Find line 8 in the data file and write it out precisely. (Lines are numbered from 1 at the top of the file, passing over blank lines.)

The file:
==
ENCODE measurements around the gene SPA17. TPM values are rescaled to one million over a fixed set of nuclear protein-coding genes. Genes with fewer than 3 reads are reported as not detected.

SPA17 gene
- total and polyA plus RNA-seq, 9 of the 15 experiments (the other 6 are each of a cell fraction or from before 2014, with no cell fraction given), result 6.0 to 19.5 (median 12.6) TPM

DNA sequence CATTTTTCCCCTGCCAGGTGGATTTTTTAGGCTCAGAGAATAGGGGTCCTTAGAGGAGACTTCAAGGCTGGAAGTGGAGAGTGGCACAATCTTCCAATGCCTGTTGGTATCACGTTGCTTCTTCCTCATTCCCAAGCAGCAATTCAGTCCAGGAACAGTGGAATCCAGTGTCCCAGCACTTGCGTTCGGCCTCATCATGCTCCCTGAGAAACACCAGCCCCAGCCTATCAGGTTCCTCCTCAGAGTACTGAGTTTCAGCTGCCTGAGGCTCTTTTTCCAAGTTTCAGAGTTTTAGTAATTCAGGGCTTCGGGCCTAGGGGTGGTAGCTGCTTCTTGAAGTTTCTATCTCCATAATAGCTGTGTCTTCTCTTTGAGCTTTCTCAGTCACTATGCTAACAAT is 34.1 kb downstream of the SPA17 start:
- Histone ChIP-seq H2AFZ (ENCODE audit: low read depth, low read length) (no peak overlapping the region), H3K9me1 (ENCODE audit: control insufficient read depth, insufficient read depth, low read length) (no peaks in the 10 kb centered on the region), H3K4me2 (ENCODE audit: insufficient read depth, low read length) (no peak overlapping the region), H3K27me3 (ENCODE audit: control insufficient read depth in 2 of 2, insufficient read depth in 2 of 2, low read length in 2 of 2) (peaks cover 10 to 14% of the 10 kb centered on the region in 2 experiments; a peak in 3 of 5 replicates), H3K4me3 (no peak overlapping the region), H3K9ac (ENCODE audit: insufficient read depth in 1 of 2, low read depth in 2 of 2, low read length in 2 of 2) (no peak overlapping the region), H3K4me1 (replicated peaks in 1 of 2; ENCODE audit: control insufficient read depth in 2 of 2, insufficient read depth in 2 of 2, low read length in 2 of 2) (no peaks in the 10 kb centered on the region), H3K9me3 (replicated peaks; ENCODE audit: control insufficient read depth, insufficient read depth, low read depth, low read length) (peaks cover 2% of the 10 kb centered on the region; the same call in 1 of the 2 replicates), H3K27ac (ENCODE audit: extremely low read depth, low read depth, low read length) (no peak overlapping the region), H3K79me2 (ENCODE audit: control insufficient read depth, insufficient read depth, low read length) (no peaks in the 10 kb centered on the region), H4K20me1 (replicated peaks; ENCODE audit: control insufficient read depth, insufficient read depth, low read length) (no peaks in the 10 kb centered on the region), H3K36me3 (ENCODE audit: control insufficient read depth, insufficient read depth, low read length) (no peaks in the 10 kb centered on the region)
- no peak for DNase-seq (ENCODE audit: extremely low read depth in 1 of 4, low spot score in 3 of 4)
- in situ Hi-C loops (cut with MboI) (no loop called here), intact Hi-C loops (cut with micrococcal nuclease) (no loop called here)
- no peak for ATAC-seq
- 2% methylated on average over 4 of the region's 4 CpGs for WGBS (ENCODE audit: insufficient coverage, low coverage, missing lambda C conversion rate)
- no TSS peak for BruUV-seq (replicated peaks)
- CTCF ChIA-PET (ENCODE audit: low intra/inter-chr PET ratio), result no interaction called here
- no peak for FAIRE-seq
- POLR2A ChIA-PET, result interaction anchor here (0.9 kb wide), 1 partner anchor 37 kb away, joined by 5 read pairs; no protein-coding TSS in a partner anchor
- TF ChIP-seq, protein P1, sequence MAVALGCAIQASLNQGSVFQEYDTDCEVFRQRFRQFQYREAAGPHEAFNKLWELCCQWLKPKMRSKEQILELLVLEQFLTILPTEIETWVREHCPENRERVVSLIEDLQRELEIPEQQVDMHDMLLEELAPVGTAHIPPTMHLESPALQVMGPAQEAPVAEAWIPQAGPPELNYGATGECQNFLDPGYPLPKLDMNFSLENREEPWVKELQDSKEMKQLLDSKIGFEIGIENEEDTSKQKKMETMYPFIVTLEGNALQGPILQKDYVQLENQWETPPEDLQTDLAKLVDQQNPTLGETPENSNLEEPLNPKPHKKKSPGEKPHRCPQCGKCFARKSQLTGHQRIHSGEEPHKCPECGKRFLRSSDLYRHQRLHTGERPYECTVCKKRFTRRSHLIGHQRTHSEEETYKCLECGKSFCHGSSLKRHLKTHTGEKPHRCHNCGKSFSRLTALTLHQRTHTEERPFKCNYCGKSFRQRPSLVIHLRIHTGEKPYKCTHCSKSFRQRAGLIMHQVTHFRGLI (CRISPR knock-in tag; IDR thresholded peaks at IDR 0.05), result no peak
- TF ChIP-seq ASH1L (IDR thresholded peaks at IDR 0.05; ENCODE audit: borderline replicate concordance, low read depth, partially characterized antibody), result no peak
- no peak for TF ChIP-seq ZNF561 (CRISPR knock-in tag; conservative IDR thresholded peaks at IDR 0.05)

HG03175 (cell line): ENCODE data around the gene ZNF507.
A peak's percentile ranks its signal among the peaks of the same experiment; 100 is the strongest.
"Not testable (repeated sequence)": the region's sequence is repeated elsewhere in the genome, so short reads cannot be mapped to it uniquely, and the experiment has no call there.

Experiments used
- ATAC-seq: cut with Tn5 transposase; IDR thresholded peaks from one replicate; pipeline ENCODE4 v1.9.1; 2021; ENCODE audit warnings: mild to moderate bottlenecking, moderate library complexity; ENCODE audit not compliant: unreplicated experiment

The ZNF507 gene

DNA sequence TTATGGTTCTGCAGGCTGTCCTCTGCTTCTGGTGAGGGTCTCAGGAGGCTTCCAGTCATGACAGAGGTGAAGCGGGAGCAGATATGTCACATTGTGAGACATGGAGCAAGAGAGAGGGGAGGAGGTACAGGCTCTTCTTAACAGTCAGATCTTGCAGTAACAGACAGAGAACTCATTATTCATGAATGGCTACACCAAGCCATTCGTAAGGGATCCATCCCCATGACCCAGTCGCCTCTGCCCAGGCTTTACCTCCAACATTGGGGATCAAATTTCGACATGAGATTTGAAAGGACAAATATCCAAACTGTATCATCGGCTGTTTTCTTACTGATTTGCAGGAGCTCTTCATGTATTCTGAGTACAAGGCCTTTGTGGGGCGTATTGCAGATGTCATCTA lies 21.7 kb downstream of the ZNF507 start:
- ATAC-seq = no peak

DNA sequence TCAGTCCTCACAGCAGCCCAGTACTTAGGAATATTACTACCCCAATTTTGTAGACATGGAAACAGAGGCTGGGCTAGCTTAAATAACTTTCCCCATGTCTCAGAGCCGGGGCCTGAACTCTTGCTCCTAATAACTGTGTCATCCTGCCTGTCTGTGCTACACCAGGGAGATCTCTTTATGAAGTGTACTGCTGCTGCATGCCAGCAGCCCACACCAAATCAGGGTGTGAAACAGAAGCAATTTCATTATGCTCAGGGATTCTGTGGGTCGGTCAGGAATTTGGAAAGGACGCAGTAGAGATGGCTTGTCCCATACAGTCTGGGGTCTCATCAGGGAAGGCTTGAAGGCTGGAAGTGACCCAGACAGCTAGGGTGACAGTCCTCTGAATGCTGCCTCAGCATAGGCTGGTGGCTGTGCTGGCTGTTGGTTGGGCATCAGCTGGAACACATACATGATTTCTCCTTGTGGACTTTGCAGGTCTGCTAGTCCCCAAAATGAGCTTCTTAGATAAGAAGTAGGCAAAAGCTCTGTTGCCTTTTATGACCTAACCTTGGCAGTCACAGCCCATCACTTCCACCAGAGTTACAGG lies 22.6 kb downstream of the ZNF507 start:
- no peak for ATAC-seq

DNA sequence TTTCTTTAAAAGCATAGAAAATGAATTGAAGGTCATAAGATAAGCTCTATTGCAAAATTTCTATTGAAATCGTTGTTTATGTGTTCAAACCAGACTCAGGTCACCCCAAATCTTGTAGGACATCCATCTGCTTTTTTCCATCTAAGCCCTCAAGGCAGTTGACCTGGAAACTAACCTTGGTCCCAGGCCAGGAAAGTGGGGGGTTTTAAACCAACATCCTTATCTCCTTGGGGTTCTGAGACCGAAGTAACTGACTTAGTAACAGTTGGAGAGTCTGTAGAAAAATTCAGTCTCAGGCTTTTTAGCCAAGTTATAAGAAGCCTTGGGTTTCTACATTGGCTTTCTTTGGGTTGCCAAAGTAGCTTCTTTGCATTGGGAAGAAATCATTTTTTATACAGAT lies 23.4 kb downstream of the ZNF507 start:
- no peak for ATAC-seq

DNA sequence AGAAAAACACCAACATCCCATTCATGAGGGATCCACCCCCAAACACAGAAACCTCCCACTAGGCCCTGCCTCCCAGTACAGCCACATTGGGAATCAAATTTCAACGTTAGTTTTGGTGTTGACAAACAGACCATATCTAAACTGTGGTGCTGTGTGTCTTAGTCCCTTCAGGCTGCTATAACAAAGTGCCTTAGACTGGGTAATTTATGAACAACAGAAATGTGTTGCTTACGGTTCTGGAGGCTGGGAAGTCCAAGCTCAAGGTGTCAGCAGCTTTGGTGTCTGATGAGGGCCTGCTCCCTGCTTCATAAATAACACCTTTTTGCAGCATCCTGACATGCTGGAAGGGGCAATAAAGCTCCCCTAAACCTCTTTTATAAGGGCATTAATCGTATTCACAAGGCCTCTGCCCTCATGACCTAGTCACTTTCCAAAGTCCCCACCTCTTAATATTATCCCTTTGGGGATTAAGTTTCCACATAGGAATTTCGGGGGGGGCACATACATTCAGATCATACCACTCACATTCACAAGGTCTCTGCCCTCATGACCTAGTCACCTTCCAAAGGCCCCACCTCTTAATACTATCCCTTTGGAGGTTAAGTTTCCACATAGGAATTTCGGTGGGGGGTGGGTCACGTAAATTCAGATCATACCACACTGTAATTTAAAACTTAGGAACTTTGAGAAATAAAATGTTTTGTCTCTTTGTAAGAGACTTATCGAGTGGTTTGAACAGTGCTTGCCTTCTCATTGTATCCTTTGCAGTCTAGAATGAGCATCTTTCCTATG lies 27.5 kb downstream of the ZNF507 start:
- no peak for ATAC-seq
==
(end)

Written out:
- no peak for ATAC-seq